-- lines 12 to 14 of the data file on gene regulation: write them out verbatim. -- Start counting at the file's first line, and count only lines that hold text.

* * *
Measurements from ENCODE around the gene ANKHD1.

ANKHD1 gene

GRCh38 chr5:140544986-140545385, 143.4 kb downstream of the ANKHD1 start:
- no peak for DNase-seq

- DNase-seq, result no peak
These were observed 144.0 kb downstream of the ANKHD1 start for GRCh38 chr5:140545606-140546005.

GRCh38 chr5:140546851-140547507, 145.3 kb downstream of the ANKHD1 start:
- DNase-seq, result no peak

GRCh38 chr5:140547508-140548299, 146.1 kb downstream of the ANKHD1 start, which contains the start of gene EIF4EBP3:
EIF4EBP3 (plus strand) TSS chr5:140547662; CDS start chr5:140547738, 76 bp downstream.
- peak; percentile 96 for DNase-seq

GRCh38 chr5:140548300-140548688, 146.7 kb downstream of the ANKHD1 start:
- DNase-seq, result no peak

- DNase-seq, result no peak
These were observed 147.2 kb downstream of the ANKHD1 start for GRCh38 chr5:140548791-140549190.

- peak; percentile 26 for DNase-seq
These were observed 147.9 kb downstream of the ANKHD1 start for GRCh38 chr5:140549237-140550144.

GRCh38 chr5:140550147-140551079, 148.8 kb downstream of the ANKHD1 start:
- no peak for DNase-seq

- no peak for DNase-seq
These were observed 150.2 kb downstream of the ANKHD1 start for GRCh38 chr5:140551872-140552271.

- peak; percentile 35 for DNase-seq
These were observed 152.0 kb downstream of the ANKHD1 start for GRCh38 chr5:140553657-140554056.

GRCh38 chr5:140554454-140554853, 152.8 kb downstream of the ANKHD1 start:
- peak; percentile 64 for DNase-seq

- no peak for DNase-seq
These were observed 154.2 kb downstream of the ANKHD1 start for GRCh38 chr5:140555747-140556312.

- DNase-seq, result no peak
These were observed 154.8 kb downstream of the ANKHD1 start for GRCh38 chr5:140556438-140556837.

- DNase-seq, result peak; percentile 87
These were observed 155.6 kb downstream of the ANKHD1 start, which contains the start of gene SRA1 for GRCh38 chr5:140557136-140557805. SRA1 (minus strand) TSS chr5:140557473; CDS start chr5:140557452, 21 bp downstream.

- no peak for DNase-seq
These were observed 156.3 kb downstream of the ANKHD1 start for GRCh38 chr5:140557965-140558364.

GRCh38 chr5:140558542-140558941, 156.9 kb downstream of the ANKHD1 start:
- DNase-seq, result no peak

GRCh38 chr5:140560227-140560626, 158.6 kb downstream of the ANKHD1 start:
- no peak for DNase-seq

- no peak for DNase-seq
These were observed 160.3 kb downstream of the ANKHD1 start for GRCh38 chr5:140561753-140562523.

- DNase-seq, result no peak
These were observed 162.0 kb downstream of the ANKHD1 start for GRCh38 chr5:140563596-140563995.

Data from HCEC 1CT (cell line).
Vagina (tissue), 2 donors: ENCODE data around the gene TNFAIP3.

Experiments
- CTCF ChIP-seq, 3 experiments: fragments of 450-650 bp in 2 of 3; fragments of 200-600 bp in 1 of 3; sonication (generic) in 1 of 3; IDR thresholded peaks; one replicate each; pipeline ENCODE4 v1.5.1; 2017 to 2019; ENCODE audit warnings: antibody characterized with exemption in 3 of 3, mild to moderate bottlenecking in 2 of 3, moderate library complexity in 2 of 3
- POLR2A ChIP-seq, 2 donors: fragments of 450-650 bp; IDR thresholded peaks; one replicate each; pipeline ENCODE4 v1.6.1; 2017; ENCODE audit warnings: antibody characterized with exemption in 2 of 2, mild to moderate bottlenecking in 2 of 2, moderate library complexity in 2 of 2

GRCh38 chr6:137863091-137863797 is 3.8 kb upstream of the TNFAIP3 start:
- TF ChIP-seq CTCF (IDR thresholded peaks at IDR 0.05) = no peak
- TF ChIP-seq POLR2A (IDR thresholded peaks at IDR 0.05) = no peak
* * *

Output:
GRCh38 chr5:140548300-140548688, 146.7 kb downstream of the ANKHD1 start:
- DNase-seq, result no peak

- DNase-seq, result no peak